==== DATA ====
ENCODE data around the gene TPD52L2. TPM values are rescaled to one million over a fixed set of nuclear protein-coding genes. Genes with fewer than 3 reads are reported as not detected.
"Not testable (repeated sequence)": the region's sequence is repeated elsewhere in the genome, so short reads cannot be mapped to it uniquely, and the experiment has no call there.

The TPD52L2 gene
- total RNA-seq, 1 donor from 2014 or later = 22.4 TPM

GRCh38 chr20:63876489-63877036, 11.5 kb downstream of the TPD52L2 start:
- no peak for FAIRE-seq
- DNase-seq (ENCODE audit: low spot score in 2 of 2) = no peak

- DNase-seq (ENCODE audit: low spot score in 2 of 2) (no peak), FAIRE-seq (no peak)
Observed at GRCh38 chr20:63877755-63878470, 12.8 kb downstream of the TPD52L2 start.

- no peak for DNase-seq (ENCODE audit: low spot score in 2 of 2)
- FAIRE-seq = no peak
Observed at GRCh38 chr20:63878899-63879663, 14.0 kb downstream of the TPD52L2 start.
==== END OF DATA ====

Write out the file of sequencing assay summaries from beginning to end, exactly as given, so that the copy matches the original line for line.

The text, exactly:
ENCODE data around the gene TPD52L2. TPM values are rescaled to one million over a fixed set of nuclear protein-coding genes. Genes with fewer than 3 reads are reported as not detected.
"Not testable (repeated sequence)": the region's sequence is repeated elsewhere in the genome, so short reads cannot be mapped to it uniquely, and the experiment has no call there.

The TPD52L2 gene
- total RNA-seq, 1 donor from 2014 or later = 22.4 TPM

GRCh38 chr20:63876489-63877036, 11.5 kb downstream of the TPD52L2 start:
- no peak for FAIRE-seq
- DNase-seq (ENCODE audit: low spot score in 2 of 2) = no peak

- DNase-seq (ENCODE audit: low spot score in 2 of 2) (no peak), FAIRE-seq (no peak)
Observed at GRCh38 chr20:63877755-63878470, 12.8 kb downstream of the TPD52L2 start.

- no peak for DNase-seq (ENCODE audit: low spot score in 2 of 2)
- FAIRE-seq = no peak
Observed at GRCh38 chr20:63878899-63879663, 14.0 kb downstream of the TPD52L2 start.